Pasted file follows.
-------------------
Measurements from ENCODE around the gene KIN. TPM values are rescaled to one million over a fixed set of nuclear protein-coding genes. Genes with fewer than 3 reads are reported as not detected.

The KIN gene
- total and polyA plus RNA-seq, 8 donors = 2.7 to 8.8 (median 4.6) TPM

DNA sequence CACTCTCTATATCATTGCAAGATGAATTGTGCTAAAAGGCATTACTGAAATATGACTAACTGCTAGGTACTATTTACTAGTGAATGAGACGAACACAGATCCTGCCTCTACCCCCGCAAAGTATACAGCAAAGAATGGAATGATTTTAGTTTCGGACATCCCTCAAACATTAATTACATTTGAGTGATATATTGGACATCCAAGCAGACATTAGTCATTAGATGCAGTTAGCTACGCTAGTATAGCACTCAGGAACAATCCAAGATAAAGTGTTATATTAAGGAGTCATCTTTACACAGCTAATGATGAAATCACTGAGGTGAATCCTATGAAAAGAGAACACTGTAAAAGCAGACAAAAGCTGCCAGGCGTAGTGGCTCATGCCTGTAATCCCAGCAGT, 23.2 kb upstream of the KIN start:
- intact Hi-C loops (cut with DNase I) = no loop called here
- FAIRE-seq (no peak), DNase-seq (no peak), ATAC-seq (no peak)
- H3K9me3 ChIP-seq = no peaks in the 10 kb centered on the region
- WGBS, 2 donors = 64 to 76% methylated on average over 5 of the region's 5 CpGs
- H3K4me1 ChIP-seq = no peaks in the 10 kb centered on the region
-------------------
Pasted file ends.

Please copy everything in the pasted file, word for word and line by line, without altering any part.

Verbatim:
Measurements from ENCODE around the gene KIN. TPM values are rescaled to one million over a fixed set of nuclear protein-coding genes. Genes with fewer than 3 reads are reported as not detected.

The KIN gene
- total and polyA plus RNA-seq, 8 donors = 2.7 to 8.8 (median 4.6) TPM

DNA sequence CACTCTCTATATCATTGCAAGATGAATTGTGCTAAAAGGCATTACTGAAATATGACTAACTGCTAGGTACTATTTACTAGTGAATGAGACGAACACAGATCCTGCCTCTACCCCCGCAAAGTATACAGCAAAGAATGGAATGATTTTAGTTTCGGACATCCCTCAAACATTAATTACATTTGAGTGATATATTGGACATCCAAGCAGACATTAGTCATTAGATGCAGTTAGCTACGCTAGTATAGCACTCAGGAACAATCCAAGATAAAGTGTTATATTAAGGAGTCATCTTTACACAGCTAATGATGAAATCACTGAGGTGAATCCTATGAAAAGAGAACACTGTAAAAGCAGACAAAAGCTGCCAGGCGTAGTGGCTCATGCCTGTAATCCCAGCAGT, 23.2 kb upstream of the KIN start:
- intact Hi-C loops (cut with DNase I) = no loop called here
- FAIRE-seq (no peak), DNase-seq (no peak), ATAC-seq (no peak)
- H3K9me3 ChIP-seq = no peaks in the 10 kb centered on the region
- WGBS, 2 donors = 64 to 76% methylated on average over 5 of the region's 5 CpGs
- H3K4me1 ChIP-seq = no peaks in the 10 kb centered on the region